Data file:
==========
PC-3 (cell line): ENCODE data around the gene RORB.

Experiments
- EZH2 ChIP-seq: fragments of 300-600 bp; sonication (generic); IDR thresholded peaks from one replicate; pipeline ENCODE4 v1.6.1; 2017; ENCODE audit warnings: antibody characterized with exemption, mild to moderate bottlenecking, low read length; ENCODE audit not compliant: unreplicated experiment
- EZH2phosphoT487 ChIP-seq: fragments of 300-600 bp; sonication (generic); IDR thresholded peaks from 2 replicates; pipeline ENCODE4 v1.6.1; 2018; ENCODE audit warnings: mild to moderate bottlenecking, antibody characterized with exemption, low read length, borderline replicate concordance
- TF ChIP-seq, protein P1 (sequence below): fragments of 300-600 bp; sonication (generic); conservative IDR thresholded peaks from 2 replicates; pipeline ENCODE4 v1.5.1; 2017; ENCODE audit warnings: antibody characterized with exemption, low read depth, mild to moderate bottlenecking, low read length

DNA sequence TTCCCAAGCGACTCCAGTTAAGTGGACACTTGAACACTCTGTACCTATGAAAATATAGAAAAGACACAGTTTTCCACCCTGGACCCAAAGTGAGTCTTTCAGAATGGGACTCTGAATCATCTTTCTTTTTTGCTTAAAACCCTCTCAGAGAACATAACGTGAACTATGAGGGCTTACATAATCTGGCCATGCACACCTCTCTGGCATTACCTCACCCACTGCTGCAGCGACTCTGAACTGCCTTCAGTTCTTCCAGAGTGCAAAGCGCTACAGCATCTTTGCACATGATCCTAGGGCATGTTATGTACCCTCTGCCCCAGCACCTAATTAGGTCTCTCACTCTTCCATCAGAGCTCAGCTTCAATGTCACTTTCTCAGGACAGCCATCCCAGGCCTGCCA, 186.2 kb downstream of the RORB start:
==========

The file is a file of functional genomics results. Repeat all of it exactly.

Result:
PC-3 (cell line): ENCODE data around the gene RORB.

Experiments
- EZH2 ChIP-seq: fragments of 300-600 bp; sonication (generic); IDR thresholded peaks from one replicate; pipeline ENCODE4 v1.6.1; 2017; ENCODE audit warnings: antibody characterized with exemption, mild to moderate bottlenecking, low read length; ENCODE audit not compliant: unreplicated experiment
- EZH2phosphoT487 ChIP-seq: fragments of 300-600 bp; sonication (generic); IDR thresholded peaks from 2 replicates; pipeline ENCODE4 v1.6.1; 2018; ENCODE audit warnings: mild to moderate bottlenecking, antibody characterized with exemption, low read length, borderline replicate concordance
- TF ChIP-seq, protein P1 (sequence below): fragments of 300-600 bp; sonication (generic); conservative IDR thresholded peaks from 2 replicates; pipeline ENCODE4 v1.5.1; 2017; ENCODE audit warnings: antibody characterized with exemption, low read depth, mild to moderate bottlenecking, low read length

DNA sequence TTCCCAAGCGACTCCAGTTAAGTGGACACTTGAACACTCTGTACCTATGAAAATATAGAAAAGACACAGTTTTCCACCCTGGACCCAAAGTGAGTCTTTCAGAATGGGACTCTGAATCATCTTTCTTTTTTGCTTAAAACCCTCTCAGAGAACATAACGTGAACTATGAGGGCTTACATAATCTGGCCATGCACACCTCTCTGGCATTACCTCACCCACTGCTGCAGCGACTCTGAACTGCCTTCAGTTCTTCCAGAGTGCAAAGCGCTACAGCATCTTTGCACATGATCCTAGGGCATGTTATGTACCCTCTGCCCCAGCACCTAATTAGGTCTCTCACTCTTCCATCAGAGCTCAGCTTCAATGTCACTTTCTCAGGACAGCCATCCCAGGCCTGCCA, 186.2 kb downstream of the RORB start: